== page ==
Cauvery row: How Karnataka bandh turned into an ugly slugfest

That Siddaramaiah had to wait for ugliness to spill on to the streets to press the panic button is unfortunate.

 |  5-minute read |   09-09-2016
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In September 2014, when Tamil Nadu chief minister Jayalalithaa was convicted by a special court in Bangalore in the disproportionate assets case and sentenced to four years in prison, angry AIADMK cadres blamed Karnataka of taking revenge on Tamil Nadu for taking away its share of Cauvery water.

They repeated the same irrational charge when the Karnataka High Court refused to grant bail a few days later. Of course, when the same court acquitted Jayalalithaa in May 2015, it was Amma all the way. Cauvery did not even find a place in the script.

It is beyond comprehension that when India and Pakistan, India and Bangladesh, can resolve river water disputes with a few occasional minor irritants, what makes Karnataka and Tamil Nadu go to war over Cauvery year after year.

Karnataka CM Siddaramaiah has finally done what he should have done ten days earlier. He finally wrote to prime minister Narendra Modi, requesting him to arrange a meeting between him [Siddaramaiah] and Jayalalithaa. It is still not clear why Bangalore and Chennai cannot speak to each otherwithout the PM's intervention.

That Siddaramaiah had to wait for ugliness to spill on to the streets of several towns and cities on Friday (September 9) to press the panic button is unfortunate.

Jayalalithaa came under fierce attack on the streets of Karnataka today, with protests in bad taste. Death ceremonies were performed, with many accusing Jayalalithaa of having stolen Karnataka's water.

Kannada TV channels broadcast stories showing how water levels in Hogenakkal and Mettur were high, and agriculture in Tamil Nadu was in full swing. The allegation was that Jayalalithaa had lied to ensure south Karnataka farmers were deprived of much-needed water and that the situation in Tamil Nadu's Cauvery delta was much better.

protptibd_090916060402.jpg A scene at a road following a protest by Kannada activists against the Supreme Court’s verdict on Cauvery water issue in Mysuru. (Credit: PTI)

At the same time, former Congress MP from Mandya, actor-turned-politician Ramya tweeted pictures of a lush green Cauvery delta region in south Karnataka, after water was released in the canals. Which begs the question: If water is indeed available, even though not in the most desirable quantity, what crisis are we talking about?

But when passions are inflamed by vested interests, logic takes a backseat. Biocon chief Kiran Mazumdar-Shaw realised this when she got embroiled in a Twitter war after sarcastically suggesting renaming Bengaluru as "Bandhaluru". Perhaps this was the wrong day to try wry wit as a tool. It backfired and Shaw became the victim of name-calling.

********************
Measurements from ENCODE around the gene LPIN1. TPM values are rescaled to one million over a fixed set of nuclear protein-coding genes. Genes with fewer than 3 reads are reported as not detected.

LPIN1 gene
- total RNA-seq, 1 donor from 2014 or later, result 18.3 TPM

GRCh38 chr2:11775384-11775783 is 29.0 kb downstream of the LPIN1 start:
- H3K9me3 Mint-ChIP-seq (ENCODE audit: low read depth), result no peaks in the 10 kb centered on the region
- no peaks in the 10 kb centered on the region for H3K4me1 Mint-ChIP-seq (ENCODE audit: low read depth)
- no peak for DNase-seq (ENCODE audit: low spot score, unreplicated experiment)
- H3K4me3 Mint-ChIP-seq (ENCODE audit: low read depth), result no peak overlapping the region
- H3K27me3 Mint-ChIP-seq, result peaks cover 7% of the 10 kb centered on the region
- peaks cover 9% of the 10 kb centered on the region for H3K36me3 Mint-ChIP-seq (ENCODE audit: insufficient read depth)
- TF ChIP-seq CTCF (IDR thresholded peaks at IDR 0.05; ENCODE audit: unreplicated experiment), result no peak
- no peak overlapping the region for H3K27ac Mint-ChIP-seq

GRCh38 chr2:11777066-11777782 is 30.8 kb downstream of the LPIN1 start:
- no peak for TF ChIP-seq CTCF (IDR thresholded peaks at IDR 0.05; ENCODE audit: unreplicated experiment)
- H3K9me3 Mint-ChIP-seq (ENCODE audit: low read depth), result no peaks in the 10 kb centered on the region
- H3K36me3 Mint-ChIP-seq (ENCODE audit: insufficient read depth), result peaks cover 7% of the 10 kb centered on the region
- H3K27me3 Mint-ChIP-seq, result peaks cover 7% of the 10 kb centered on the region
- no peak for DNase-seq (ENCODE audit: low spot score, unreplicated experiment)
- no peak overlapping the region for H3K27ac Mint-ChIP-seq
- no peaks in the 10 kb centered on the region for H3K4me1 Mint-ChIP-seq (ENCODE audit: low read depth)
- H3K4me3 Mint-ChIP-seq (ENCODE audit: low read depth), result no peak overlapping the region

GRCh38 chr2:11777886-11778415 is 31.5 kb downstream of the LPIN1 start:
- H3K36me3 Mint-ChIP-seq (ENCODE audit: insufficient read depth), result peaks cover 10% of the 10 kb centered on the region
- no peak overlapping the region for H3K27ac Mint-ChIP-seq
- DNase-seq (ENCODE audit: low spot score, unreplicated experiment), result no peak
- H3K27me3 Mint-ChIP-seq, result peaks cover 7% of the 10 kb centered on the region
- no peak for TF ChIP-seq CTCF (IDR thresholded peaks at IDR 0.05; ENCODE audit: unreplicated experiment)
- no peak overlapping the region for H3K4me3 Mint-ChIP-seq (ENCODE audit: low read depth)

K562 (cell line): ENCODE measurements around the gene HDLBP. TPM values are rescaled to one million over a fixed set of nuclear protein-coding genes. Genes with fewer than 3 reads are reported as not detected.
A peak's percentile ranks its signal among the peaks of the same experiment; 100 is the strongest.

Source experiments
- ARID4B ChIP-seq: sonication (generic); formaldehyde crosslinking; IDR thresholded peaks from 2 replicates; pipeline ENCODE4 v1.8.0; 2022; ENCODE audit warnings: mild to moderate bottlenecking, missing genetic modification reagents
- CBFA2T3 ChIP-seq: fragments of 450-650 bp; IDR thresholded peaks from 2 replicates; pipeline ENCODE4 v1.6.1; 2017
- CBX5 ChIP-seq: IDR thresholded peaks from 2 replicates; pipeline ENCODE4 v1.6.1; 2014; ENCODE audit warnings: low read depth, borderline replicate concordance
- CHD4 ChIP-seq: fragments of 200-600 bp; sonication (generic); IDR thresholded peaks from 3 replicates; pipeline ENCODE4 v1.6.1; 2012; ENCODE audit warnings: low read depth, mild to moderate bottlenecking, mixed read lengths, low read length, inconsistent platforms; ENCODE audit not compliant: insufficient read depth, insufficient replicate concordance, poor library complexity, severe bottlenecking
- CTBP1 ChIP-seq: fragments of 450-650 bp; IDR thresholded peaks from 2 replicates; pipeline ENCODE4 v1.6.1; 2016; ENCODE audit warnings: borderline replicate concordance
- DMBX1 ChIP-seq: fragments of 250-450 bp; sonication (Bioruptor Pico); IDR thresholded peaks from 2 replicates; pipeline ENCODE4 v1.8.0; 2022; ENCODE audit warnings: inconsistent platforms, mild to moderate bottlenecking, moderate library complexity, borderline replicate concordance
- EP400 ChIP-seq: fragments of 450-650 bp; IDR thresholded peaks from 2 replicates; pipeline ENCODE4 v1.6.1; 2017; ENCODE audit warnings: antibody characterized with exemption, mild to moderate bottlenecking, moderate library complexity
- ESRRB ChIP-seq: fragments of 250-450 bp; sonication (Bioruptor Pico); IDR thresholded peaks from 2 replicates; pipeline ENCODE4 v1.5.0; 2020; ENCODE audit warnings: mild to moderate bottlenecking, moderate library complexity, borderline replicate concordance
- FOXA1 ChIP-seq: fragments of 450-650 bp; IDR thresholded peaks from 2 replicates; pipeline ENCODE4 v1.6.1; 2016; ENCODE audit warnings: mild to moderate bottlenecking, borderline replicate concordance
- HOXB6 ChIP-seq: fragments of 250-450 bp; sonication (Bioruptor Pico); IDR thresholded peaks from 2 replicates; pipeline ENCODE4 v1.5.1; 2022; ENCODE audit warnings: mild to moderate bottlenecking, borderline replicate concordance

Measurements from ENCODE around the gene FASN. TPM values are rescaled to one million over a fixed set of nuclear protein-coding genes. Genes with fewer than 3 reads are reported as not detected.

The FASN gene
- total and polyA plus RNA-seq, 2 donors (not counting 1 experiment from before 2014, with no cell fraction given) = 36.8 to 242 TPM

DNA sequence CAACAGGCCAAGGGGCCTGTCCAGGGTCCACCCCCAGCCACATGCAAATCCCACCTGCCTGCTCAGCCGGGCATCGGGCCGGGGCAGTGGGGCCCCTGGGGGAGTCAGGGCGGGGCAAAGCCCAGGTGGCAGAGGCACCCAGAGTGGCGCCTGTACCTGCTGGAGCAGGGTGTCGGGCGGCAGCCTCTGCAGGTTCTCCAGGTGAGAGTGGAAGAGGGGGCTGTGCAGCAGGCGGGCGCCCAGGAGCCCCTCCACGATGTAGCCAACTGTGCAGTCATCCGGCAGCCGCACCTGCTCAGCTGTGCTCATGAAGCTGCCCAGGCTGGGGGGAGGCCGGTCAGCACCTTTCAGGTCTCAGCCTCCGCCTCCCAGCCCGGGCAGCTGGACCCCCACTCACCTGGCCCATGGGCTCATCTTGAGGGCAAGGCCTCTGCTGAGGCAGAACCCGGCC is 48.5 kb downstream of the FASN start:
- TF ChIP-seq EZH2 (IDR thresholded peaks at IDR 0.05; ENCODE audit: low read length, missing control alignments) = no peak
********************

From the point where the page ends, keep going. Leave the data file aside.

Vatal Nagaraj, who heads Kannada Okkoota, one of the many organisations that called for a Karnataka shutdown on September 9, told a TV channel "Avarige tale sari illa" which translates loosely to "she is out of her mind".

Nagaraj made it clear that irrespective of where they hailed from, people who live in Karnataka "must support the Karnataka cause". Others can pack their bags and leave, he said in a not-so-veiled threat. Nagaraj could well have been referring to the 35 lakh Tamil-speaking population in Bangalore, whose representatives have already petitioned the Karnataka home minister, seeking safety.

Nagaraj was too busy to notice that Delhi-based journalist Madhavan Narayanan had called Bangalore as "BandhGalore" on social media with US-based scribe Chidanand Rajghatta joining in to call it "BungleLore". I guess so long as they are not drinking Cauvery water, they do not figure on Nagaraj's radar.

But hardline positions tear hard-earned reputations to pieces.

Reputed legal brain Fali Nariman, who has been Karnataka's counsel in the Cauvery case for 32 years, has come under attack for suggesting that the state could give 10,000cusecs for five days. That, critics argue, was a wrong legal ploy as it gave an opening to the court to ask Karnataka to release 15,000cusecs for ten days.

Further, the fact that Nariman argued for Jayalalithaa to secure bail in the disproportionate assets case in the Supreme Court in 2014, is being cited to insinuate that his allegiance to the Karnataka cause is suspect.

Even those tweeting with the hashtag #KarnatakaBandh were asked to use #NammaKaveri instead to stress on the ownership of the river, known as Dakshin Ganga.

But on a day when Tamil Nadu came under fierce attack, there were other pictures that caught attention.

Abhishek Tandon tweeted photographs of foreign tourists visiting the foaming Bellandur lake and clicking pictures. The two images could not have conveyed the irony better. On one hand, protesters blaming Tamil Nadu for taking away Karnataka's water, and on the other hand, the tell-tale images of Karnataka's dead lakes.

Like many other cities in India, including Chennai, Bangalore has systematically killed its water bodies, encroaching upon them and polluting them. The likes of Nagaraj won't organise a protest to save the city's lakes because the villains are the ruling class, and the bandh industry cannot take them on.

It is all very well to agitate for one's rights but perhaps it it also time to walk the talk, put our own house in order before proceeding to burn down the neighbour's.

Writer

TS Sudhir TS Sudhir @iamtssudhir

The writer is a journalist.

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